Dealing with anxious thoughts during an ongoing crisis

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Does the war in Ukraine affect you? Simply reacting is the normal reaction to difficult events, changes and news. Anxiety, stress, and outrage are common reactions and it is not only those who are directly exposed to war who are affected. Even when you are not exposed to physical danger and instead receive news of war, you can still be deeply affected by hearing about it. This reaction is similar to a stress reaction. This can be used as motivation, which for many is translated into helping people on the run, reviewing our own crisis preparedness, or donating money to fundraisers. Fear and anxiety are obviously difficult and uncomfortable feelings to have, and they consume our energy. No matter how natural they are, we need to take care of ourselves.

Basic advice for mental wellbeing

When you are involved in a crisis, whether it is personal or affect our society at large, there are still things you can do. Here is some advice that can lay the foundation for your mental well-being, especially during a crisis.

Prioritize your circadian rhythm:

It is important to have a decent rhythm for sleep, being active (whether it is related to work or if you are unemployed/on sick leave/parental leave), when you are off the clock, when you eat etcetera. Structure and routine doesn't have to be boring - think of it as the rhythm of your life. Having a rhythm in your life is like dancing to great music, and sometimes go off on a great guitar solo, but then return to the rhythm. Pretty much everyone feel worse if their days and nights are turned upside down.

Stay active and busy:

We don't feel good when we are passive and act without purpose, and often it leads to anxiety and depression. What do you like to do? Do you like working, going for walks, socializing, making puzzles, exercising, solving crossword puzzles, bird-watching, reading novels, tending to the garden, taking photos, baking bread, listening to music, volunteering or collecting stamps? Keeping busy with everyday activities can be difficult, but in the end helpful, especially during times of crisis.

Stay in touch with other people: 

Talking about what you are experiencing can be helpful, and it can feel supporting hearing what other people are going through. In part it can be about not feeling alone, but it can also feel nice to be able to talk about other things. Have dinner with family and friends. Invite a friend over for coffee. Pick up the phone and call someone. Give support to someone else. Look for activities in church, at the gym, the library or in the community.

Take care of yourself physically: 

Make sure that you eat properly, stay active and get some daylight. These things also play a big role in our mental well-being. It has been proven that exercise is effective in counteracting anxiety, stress, and depression, and at least 30 minutes of daylight every day helps us, among other things, to feel more alert and happier.

How do I deal with anxious thoughts?

You should expect that your anxious thoughts will keep spinning while you do other things - that's what thoughts do. But there are good strategies for dealing with thoughts. Note that this is about managing the thoughts you have, rather than getting rid of them. It seldom works to try to stop thinking about something - instead the thoughts come even more often.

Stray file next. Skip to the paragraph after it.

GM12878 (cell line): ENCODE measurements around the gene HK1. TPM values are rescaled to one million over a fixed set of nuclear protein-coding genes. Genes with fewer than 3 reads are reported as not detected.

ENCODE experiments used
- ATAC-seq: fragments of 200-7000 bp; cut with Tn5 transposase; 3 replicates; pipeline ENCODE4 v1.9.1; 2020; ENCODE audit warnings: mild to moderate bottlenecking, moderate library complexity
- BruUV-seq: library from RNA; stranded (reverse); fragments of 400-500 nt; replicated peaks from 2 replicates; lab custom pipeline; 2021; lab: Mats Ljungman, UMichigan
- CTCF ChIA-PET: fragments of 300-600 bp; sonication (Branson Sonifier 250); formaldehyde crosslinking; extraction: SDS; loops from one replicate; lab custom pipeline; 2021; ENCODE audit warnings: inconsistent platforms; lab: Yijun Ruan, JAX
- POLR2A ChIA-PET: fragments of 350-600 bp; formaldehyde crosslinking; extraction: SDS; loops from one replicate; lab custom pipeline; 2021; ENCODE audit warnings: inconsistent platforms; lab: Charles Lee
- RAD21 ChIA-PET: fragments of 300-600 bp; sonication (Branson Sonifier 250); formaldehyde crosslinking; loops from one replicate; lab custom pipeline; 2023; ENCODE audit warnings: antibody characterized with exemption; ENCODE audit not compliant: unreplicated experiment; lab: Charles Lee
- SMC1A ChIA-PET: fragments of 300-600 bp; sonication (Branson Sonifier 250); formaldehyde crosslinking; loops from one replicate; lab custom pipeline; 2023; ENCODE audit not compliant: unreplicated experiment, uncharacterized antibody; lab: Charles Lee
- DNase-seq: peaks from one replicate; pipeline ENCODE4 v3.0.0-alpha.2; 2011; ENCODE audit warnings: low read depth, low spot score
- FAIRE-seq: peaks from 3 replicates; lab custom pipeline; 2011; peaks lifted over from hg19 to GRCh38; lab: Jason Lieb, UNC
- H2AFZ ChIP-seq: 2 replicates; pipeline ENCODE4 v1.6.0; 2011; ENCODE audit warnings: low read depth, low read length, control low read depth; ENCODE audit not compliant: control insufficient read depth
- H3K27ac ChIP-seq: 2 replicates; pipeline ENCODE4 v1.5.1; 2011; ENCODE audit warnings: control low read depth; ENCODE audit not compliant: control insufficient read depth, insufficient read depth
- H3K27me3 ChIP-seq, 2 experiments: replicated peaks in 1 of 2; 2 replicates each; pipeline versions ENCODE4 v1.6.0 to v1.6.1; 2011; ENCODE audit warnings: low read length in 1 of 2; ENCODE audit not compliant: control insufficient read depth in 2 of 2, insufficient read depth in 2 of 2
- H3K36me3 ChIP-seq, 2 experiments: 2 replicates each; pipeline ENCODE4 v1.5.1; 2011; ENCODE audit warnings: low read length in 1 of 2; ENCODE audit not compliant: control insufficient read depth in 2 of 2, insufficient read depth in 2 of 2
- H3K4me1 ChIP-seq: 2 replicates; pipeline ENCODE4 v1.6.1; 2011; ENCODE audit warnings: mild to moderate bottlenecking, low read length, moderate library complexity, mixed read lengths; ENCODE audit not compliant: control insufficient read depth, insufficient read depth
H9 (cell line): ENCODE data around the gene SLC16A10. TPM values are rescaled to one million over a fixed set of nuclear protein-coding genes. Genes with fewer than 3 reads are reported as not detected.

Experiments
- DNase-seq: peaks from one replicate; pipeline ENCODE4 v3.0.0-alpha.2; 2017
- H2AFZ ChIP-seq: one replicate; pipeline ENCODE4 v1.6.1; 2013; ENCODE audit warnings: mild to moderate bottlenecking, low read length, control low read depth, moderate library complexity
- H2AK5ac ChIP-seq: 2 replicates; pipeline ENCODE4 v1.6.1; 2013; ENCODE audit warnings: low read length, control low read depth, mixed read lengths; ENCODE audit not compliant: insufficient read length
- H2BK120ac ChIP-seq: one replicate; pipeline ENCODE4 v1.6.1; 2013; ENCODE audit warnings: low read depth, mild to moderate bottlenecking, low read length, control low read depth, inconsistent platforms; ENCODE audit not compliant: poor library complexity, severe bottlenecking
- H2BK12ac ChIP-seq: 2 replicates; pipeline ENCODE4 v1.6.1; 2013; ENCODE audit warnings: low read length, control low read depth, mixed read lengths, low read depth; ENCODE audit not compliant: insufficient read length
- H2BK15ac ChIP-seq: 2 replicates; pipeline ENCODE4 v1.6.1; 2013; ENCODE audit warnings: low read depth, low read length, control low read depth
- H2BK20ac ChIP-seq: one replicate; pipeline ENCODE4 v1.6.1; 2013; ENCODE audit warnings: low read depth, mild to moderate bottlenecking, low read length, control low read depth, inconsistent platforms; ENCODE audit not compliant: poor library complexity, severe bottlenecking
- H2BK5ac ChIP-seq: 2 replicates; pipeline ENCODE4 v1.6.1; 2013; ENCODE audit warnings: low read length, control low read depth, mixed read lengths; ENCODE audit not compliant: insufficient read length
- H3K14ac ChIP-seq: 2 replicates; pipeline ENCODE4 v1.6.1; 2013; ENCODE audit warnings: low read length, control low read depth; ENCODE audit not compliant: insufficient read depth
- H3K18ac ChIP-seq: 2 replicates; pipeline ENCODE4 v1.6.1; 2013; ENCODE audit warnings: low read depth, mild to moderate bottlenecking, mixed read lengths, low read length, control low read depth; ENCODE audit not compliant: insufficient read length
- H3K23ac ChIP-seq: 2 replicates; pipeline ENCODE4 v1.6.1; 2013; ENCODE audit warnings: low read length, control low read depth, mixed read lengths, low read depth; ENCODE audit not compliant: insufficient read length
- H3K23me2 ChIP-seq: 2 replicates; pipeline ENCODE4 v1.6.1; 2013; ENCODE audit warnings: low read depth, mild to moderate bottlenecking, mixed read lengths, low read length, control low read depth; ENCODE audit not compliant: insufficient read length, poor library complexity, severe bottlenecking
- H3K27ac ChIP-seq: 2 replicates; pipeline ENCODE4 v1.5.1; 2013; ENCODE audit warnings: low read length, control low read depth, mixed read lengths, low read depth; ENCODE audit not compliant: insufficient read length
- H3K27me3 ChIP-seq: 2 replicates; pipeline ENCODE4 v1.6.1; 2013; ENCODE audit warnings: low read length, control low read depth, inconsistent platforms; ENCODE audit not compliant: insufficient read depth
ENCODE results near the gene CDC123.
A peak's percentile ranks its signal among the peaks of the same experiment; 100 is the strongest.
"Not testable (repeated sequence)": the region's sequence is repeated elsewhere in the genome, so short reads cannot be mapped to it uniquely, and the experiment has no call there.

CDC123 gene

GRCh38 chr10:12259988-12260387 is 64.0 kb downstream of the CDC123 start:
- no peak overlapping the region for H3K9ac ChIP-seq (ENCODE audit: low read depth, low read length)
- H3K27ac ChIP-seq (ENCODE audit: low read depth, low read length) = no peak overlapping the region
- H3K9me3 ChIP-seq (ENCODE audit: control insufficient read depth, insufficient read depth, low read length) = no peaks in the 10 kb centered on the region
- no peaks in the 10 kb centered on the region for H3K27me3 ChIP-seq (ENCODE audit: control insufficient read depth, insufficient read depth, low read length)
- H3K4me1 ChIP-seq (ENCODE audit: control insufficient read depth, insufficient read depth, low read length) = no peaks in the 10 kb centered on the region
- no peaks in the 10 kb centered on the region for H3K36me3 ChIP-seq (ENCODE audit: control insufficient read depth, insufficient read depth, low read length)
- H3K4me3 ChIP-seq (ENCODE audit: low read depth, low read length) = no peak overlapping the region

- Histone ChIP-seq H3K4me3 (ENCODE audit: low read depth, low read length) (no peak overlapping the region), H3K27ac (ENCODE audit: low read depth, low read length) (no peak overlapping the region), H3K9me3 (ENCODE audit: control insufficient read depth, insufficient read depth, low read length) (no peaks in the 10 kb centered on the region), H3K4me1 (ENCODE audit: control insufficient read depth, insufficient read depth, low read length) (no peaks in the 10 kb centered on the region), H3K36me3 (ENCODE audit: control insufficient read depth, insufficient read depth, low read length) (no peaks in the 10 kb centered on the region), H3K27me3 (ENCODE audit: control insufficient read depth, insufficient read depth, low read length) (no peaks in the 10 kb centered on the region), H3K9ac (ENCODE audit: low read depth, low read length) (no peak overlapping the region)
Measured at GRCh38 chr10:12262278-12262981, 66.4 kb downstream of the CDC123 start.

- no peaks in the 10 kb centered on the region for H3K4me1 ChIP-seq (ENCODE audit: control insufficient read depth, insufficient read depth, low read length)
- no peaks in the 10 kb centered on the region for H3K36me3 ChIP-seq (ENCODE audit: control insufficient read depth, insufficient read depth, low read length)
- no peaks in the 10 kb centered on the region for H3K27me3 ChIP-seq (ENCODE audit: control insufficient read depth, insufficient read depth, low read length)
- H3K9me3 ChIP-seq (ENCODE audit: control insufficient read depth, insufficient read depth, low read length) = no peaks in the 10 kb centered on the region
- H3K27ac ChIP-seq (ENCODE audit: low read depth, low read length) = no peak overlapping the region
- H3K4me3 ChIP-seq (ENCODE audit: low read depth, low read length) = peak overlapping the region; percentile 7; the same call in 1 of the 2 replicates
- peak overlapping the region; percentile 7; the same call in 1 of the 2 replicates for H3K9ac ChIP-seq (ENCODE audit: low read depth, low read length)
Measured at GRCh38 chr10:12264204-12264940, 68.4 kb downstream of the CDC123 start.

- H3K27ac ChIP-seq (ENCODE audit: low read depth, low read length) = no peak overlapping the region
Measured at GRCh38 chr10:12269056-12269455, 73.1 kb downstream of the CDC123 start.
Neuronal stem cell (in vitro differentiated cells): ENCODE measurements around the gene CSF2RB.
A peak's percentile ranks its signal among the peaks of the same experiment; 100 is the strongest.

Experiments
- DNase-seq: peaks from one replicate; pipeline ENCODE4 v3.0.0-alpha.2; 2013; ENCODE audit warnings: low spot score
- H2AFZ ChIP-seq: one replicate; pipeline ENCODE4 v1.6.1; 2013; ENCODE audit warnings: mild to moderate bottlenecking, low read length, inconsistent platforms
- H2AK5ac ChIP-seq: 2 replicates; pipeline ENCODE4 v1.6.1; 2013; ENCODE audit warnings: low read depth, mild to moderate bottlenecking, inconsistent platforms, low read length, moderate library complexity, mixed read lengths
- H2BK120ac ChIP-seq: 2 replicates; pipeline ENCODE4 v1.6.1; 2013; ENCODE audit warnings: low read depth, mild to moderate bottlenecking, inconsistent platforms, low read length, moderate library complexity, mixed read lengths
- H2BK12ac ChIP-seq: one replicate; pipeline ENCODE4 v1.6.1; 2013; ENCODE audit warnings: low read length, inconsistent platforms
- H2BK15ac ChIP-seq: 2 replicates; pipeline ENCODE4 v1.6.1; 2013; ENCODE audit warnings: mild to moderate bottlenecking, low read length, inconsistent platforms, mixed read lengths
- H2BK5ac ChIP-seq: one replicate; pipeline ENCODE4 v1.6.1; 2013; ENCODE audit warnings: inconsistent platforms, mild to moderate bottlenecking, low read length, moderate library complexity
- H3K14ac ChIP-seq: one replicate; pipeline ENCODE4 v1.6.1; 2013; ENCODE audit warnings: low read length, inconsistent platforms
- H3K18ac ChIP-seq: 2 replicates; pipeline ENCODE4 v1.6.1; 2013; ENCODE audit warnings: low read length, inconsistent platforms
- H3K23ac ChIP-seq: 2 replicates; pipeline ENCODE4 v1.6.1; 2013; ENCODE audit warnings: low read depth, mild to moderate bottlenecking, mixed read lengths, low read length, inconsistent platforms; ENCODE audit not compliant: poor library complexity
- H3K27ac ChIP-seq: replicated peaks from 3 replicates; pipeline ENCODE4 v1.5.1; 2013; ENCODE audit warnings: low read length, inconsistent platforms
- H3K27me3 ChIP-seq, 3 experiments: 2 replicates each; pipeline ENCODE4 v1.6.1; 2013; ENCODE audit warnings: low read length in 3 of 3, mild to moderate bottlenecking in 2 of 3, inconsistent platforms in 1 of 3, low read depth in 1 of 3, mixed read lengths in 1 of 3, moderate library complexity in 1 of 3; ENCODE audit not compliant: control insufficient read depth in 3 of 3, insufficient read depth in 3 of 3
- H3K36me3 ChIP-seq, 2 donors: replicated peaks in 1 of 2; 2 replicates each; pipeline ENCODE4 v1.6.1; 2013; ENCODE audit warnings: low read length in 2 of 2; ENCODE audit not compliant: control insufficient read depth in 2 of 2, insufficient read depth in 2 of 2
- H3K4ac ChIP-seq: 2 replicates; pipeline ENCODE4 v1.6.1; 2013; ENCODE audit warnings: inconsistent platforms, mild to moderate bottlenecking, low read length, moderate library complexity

Make a plan for your news intake 

Do you constantly check the news? News about war and crises is worrying, and it is neither good to avoid them nor to constantly take in everything. Help yourself by planning your news intake, tailored to your situation: which news sources do you check, and when? For example: I read about 15 minutes on a news site in the morning, and then I watch the news in the evening.

Make room for your thoughts 

Imagine your thoughts transmitting on an inner radio. You can listen to them with more or less attention. You can also choose to just let you’re anxious thoughts be Instead of answering them and thinking about them all the time. There might be worrying things and problems to solve, so make a plan for when you intend to work on these things, so you can spend the rest of your time not worrying. You can practice this with several different exercises. If you have downloaded the NudgeLabs app you can find tools for managing your thoughts. You can also listen to the audio book “Råd till dig som är stressad och trött”, which is available on streaming services like Storytel and Bookbeat. In this book there is a chapter with exercises about managing thoughts (Advice 4).

A great life hack for crisis stress 

Some people feel like the advice given above is too simple to work, and start looking for other tips and tricks. In fact, following this advice is a really smart life hack. Rhythm that benefits sleep, work, your social life, eating right, planning your news intake and make room for your thoughts. If your foundation is solid you can also help yourself with relaxation exercises to help your body and soul relax. You can find exercises in the NudgeLabs app, and there are also some basic exercises at 1177.

More support

The Red Cross has gathered 10 tips for managing anxiety in regards to the situation in the world.

The Red Cross is one of many organizations that are on location, helping people in Ukraine. You can send your support via Swish to 900 80 79, or give some of your time.

If you are feeling down in a way where it affects your life, please contact your health center.

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About the Author

MSc in Psychology from Uppsala University, PhD from University of Oxford in workplace stress. Author of five books. Previously researcher at Karolinska Institutet, and Head of Clinic, deputy CEO and director of the board at Stressmottagningen.

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